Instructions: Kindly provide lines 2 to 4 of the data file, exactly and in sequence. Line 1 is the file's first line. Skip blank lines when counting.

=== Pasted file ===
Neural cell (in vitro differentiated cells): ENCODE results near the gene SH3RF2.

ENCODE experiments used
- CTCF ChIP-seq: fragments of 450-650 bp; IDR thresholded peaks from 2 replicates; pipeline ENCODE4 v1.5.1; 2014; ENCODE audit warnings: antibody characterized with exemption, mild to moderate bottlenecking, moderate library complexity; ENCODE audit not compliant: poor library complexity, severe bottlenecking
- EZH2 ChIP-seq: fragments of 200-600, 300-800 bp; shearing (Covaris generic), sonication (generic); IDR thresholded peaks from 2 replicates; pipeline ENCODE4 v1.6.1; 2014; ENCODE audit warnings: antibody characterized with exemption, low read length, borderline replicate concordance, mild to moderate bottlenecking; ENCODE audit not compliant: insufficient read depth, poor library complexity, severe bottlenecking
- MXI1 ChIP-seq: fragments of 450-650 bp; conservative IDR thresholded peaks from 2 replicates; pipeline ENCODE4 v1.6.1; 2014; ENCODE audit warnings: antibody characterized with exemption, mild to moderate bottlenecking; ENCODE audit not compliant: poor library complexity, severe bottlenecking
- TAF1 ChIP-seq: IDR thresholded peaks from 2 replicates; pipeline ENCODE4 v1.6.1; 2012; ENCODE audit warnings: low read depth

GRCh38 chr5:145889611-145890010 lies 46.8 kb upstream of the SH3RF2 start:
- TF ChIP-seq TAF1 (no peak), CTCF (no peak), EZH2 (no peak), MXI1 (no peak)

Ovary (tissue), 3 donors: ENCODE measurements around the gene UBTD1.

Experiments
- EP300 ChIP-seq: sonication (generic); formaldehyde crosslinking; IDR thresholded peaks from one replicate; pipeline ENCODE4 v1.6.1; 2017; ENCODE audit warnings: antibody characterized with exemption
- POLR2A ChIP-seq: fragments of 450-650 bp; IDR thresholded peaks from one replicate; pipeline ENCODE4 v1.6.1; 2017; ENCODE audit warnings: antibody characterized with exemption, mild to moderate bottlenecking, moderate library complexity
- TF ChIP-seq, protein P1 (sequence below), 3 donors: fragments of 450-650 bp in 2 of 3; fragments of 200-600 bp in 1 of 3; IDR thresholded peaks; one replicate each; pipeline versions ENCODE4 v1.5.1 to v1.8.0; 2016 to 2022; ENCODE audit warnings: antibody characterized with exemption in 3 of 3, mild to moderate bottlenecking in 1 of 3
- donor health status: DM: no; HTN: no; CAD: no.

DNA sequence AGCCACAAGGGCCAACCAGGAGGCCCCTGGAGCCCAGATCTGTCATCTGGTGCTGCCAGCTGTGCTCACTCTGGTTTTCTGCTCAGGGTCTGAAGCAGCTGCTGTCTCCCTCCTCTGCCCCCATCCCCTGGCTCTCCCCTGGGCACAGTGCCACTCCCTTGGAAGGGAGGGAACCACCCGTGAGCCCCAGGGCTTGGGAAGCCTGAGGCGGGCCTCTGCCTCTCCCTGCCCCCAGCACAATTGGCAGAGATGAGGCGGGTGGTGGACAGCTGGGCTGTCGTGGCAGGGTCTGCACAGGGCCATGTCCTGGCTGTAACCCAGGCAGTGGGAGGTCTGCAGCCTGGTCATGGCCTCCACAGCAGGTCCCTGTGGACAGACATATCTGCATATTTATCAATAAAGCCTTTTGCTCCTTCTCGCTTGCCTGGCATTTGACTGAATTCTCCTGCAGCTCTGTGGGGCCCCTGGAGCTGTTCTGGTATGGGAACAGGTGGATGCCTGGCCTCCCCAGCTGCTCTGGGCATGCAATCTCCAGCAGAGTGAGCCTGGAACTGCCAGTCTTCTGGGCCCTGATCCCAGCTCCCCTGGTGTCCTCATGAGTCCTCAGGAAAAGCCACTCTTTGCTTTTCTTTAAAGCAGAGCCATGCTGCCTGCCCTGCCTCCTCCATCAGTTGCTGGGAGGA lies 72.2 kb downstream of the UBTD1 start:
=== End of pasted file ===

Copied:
ENCODE experiments used
- CTCF ChIP-seq: fragments of 450-650 bp; IDR thresholded peaks from 2 replicates; pipeline ENCODE4 v1.5.1; 2014; ENCODE audit warnings: antibody characterized with exemption, mild to moderate bottlenecking, moderate library complexity; ENCODE audit not compliant: poor library complexity, severe bottlenecking
- EZH2 ChIP-seq: fragments of 200-600, 300-800 bp; shearing (Covaris generic), sonication (generic); IDR thresholded peaks from 2 replicates; pipeline ENCODE4 v1.6.1; 2014; ENCODE audit warnings: antibody characterized with exemption, low read length, borderline replicate concordance, mild to moderate bottlenecking; ENCODE audit not compliant: insufficient read depth, poor library complexity, severe bottlenecking